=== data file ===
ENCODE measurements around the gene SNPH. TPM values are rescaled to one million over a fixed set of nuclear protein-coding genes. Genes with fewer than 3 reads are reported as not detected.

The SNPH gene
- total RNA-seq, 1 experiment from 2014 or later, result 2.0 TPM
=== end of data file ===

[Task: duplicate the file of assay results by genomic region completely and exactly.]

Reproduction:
ENCODE measurements around the gene SNPH. TPM values are rescaled to one million over a fixed set of nuclear protein-coding genes. Genes with fewer than 3 reads are reported as not detected.

The SNPH gene
- total RNA-seq, 1 experiment from 2014 or later, result 2.0 TPM